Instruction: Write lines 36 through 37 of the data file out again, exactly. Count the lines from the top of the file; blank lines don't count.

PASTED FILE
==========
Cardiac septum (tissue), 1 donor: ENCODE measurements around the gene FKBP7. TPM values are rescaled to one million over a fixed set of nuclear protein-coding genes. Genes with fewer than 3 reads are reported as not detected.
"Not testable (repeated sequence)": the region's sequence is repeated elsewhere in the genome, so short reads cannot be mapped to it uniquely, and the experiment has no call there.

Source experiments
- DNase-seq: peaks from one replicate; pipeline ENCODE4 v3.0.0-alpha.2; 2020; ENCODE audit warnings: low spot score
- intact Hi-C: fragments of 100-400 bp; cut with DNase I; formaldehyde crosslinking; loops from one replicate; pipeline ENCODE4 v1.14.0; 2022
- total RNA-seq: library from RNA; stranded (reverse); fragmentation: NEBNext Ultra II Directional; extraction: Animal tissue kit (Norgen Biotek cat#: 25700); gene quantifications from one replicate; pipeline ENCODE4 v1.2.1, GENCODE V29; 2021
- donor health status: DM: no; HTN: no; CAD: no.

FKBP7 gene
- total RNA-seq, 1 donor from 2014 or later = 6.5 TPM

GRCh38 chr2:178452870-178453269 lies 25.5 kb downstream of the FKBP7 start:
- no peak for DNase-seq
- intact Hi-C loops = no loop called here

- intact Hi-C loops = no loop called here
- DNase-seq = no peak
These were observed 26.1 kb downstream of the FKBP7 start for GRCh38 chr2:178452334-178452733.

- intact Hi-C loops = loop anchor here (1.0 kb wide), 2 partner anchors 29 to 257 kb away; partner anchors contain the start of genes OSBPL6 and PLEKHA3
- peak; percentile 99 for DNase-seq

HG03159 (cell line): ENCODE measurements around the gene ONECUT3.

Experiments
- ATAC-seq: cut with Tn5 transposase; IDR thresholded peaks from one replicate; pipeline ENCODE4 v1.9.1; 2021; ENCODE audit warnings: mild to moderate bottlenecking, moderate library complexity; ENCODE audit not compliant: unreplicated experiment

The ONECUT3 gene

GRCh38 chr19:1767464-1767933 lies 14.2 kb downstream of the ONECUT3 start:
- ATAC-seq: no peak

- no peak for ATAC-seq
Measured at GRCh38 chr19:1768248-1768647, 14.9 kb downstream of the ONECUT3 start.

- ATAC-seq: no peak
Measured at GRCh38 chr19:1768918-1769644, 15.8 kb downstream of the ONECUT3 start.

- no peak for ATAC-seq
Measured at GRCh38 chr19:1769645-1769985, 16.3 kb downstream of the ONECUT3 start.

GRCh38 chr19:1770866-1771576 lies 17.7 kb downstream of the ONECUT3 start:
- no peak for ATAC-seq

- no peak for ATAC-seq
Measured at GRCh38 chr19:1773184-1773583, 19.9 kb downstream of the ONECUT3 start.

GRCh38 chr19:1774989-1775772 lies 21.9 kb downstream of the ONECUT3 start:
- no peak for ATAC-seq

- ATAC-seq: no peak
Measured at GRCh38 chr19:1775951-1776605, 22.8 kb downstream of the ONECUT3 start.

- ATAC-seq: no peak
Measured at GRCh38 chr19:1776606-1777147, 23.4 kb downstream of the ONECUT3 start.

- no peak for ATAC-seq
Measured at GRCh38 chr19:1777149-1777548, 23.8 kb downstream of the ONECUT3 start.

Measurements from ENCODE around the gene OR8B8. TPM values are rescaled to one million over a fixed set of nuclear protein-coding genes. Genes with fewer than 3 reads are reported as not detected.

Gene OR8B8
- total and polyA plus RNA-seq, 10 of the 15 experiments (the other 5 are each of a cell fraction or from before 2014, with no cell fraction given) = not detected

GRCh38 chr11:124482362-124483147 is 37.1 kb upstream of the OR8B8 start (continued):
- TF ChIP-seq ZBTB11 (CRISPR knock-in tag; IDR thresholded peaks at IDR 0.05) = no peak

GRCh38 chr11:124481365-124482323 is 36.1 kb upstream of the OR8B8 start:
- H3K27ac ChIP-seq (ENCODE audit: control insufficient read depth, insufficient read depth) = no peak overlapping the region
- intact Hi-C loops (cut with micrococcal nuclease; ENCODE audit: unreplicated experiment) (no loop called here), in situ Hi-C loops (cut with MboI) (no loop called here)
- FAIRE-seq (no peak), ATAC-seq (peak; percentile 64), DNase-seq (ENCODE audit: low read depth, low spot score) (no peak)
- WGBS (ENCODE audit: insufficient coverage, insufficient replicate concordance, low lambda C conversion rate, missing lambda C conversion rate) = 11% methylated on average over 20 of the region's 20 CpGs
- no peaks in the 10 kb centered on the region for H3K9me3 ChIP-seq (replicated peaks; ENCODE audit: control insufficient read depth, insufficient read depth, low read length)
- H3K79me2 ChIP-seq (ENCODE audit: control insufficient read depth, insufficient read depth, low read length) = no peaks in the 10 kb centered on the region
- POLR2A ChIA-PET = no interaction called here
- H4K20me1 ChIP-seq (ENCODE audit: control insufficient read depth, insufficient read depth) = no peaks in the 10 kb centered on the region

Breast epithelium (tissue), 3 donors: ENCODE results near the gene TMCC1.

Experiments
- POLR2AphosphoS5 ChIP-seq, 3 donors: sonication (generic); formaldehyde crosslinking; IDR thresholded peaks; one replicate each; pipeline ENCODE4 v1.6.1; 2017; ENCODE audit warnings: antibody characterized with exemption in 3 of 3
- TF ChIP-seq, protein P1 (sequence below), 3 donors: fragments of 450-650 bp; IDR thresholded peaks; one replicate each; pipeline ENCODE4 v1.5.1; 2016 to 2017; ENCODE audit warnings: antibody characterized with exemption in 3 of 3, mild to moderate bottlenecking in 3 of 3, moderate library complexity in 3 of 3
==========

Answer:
- ATAC-seq: no peak
Measured at GRCh38 chr19:1775951-1776605, 22.8 kb downstream of the ONECUT3 start.